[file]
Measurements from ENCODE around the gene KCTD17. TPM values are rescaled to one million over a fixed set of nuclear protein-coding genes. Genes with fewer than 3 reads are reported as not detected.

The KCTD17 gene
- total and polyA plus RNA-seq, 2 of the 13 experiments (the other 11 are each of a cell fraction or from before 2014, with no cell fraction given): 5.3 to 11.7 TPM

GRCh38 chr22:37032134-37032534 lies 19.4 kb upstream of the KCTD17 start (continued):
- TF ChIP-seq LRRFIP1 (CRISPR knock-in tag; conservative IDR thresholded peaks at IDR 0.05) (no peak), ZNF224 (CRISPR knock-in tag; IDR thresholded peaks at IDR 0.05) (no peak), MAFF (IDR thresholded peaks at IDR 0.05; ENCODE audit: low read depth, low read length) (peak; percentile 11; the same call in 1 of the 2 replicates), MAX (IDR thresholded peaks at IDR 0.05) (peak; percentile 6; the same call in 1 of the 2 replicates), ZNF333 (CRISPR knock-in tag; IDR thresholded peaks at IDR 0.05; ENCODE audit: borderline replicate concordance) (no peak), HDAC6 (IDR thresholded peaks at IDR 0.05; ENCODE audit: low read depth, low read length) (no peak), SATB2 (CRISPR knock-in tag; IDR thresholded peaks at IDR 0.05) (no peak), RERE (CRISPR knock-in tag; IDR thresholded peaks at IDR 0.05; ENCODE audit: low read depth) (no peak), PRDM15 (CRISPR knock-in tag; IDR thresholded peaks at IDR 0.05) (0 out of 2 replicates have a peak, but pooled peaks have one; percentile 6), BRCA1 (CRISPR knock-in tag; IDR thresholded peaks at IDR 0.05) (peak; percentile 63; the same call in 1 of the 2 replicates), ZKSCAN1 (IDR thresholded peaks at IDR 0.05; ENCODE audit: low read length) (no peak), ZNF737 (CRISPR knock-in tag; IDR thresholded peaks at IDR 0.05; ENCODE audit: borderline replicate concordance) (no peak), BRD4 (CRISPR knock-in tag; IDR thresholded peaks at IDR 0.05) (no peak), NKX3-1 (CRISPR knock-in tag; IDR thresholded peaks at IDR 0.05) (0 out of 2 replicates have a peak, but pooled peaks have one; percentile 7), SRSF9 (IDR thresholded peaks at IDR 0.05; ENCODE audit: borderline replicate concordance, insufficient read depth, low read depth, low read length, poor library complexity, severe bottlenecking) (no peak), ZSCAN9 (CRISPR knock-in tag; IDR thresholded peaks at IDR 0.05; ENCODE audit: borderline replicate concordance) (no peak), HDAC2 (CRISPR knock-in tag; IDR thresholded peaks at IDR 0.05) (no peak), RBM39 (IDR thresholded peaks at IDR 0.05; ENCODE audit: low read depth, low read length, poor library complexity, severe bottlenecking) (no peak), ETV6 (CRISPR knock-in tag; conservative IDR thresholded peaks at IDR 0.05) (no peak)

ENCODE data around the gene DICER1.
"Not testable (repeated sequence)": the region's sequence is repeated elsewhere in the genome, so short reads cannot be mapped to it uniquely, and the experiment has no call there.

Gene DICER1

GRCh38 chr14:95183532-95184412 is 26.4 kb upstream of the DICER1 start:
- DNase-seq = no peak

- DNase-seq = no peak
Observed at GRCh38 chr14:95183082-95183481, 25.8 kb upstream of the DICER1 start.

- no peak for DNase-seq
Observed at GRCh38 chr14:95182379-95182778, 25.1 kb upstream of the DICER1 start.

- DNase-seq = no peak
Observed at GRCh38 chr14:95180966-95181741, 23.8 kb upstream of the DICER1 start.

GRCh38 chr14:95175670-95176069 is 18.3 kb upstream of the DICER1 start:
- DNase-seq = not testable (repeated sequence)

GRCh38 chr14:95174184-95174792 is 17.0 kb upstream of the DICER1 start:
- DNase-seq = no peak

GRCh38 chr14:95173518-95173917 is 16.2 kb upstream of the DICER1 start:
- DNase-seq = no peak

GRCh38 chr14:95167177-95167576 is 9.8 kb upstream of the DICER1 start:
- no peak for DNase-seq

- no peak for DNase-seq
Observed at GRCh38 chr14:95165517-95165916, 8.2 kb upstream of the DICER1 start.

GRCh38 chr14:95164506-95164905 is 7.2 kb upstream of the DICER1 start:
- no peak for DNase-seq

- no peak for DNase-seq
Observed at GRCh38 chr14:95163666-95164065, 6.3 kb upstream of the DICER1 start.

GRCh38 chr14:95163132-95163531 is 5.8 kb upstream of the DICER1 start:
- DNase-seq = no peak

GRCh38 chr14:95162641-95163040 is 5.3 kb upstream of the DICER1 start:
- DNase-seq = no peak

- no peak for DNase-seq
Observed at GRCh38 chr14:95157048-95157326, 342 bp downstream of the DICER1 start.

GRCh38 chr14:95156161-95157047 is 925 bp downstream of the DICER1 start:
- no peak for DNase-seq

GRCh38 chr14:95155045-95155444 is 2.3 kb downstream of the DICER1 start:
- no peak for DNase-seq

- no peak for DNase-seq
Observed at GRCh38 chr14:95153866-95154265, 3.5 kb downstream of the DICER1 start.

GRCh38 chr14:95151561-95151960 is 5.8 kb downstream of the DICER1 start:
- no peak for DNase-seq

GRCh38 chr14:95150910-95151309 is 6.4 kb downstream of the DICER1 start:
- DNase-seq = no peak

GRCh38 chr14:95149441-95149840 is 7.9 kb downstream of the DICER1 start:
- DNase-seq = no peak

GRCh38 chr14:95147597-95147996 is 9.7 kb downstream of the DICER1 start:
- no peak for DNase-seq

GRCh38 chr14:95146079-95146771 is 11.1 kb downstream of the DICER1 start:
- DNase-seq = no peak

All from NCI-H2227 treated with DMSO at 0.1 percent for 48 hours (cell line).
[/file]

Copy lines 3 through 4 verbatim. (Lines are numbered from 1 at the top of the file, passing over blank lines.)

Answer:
- total and polyA plus RNA-seq, 2 of the 13 experiments (the other 11 are each of a cell fraction or from before 2014, with no cell fraction given): 5.3 to 11.7 TPM

GRCh38 chr22:37032134-37032534 lies 19.4 kb upstream of the KCTD17 start (continued):